Aka The Magnificent Seven 4Seven’s always been my lucky number. Former gunslinger Chris Adams (Lee Van Cleef) has put his rowdy days behind him, settling down with new wife Arrilla (Mariette Hartley) and serving as the sheriff of his town in the Arizona territory. When his old pal Jim Mackay (Ralph Waite) asks for help defending the border town of Magdalena, Mexico, from a marauding bandit named Juan De Toro (Ron Stein) and his 50-strong band of outlaws, Chris refuses. Arrilla persuades him to reluctantly release teenage bankrobber Shelly Donovan (Darrell Larson) but Donovan and his gang kidnap and hang her after they rob another bank and wound Chris in the getaway. He then enlists a cutthroat gang of prisoners led by Mark Skinner (Luke Askew) to help him get revenge, pursuing De Toro into Mexican territory and helping a town of women who’ve been raped by the marauding men, including widowed mother Laurie Gunn (Stefanie Powers), while newspaper reporter Noah Forbes (Michael Callan) accompanies him to document the latest events in his storied career out West as he kidnaps De Toro’s woman (Rita Rogers) setting up a shootout to even the score … There sure has been a lot of killing since I met you. With Lee Van Cleef in the saddle as the redoubtable Chris, you know you’re in good hands. If it never feels exciting, exactly, there’s a decent plot by Arthur Crowe that turns the screws more than once, it has pretty good roles for two of my favourite actresses and it’s all set up well visually by director George McCowan and cinematographer Fred Koenekamp. And there’s still the variation on that legendary score by Elmer Bernstein anchoring the action which is pretty much nonstop. Don’t die just ridin’, that’d be a real anti-climax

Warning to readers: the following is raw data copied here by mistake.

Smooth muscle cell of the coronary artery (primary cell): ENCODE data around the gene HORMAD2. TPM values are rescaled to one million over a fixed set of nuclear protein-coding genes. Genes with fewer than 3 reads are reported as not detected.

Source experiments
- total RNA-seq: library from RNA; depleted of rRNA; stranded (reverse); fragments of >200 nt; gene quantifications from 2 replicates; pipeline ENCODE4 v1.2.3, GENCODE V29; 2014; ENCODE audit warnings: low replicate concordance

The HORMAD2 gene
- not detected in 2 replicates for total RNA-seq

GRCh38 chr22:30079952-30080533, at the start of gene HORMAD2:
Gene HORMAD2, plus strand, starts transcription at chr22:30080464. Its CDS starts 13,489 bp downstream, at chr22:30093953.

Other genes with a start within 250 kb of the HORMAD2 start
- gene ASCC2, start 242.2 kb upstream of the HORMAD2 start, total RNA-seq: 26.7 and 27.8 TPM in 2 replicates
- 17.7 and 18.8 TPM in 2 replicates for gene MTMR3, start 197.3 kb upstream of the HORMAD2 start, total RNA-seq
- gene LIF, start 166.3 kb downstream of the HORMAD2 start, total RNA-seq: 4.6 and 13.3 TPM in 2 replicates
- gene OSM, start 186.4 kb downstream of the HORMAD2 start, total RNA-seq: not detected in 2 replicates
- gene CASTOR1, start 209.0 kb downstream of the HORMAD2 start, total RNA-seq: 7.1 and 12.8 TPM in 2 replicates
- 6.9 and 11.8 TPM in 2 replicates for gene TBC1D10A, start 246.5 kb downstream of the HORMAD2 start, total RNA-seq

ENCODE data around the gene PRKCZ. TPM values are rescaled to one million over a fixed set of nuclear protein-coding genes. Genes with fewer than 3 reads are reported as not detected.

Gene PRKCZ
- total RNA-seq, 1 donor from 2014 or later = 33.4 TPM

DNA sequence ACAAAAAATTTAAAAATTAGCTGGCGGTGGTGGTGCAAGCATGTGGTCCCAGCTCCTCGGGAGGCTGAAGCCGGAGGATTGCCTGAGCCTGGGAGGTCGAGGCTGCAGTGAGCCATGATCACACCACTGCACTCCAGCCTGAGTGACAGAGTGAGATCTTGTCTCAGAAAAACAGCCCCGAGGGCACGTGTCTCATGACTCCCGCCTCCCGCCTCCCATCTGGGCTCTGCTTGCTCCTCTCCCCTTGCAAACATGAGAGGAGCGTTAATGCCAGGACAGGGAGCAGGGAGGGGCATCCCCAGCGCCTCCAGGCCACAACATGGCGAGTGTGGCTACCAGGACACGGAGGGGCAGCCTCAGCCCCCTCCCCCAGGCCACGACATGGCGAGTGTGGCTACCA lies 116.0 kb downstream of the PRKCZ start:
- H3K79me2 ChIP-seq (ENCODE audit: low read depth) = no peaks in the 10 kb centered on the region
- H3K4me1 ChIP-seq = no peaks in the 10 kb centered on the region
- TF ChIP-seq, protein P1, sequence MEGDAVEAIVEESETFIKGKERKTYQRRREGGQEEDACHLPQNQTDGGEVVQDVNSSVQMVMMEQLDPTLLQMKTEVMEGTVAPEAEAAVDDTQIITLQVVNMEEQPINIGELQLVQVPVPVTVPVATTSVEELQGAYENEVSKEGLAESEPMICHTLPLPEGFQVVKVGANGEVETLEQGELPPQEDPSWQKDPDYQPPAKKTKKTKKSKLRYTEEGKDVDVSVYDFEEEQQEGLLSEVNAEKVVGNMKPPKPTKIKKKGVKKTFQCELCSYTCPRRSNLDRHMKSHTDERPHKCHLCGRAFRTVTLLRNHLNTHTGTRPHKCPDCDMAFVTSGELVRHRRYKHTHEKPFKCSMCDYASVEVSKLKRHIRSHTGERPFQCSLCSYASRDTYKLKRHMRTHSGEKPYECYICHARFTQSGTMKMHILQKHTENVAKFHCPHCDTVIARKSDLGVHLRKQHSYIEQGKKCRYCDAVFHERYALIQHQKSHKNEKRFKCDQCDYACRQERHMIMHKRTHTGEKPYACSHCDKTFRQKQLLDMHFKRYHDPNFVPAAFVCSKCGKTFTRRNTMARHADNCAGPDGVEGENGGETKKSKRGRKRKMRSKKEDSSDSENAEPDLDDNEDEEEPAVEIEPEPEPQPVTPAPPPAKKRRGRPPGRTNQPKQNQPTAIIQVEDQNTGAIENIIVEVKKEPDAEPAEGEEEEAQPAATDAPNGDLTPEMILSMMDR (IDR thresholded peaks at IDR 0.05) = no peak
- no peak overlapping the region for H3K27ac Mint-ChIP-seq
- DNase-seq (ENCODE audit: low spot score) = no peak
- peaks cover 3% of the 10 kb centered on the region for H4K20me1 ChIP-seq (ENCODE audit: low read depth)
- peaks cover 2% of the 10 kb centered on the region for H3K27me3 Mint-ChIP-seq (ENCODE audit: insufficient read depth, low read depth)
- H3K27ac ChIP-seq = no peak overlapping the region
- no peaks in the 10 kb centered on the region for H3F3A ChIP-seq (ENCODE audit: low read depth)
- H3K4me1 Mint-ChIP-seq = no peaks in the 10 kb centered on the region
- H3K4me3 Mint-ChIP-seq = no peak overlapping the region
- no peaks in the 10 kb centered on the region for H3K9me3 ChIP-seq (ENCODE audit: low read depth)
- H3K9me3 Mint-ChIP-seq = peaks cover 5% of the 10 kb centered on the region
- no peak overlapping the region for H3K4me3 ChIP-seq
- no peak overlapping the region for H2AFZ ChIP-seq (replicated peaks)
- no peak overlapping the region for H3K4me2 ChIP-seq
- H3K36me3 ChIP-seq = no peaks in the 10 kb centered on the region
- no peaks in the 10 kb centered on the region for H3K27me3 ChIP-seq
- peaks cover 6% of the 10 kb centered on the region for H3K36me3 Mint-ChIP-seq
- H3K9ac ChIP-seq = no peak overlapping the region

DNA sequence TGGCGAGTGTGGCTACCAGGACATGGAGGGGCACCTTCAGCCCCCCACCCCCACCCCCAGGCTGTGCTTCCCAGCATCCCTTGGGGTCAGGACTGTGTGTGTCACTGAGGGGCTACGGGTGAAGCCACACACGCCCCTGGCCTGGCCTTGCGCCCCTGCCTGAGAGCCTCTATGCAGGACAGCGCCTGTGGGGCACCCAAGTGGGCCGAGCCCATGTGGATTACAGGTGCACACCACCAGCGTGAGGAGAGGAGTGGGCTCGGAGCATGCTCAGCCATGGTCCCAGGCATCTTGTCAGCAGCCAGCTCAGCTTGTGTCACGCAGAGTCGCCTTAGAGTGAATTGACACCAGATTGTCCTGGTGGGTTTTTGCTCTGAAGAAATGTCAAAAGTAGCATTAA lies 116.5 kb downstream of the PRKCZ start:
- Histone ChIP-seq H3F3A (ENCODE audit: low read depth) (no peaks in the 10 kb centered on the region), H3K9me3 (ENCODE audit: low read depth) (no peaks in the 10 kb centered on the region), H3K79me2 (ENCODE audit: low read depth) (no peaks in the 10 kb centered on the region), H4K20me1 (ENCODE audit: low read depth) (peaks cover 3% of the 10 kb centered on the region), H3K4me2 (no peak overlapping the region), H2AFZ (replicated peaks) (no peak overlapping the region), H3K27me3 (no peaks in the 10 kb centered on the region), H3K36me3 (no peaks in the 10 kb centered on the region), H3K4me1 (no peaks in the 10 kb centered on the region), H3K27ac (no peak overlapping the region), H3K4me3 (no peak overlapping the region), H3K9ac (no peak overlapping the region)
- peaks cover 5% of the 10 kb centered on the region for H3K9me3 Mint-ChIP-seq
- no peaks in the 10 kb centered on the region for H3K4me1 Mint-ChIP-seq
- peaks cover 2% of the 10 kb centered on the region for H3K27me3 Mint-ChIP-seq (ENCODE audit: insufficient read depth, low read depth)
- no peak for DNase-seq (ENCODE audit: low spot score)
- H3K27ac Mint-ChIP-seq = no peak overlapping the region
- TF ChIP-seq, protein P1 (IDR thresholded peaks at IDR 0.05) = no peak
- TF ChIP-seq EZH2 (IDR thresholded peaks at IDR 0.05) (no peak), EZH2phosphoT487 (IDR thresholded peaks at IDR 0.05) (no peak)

Dolittle (2020)

Dolittle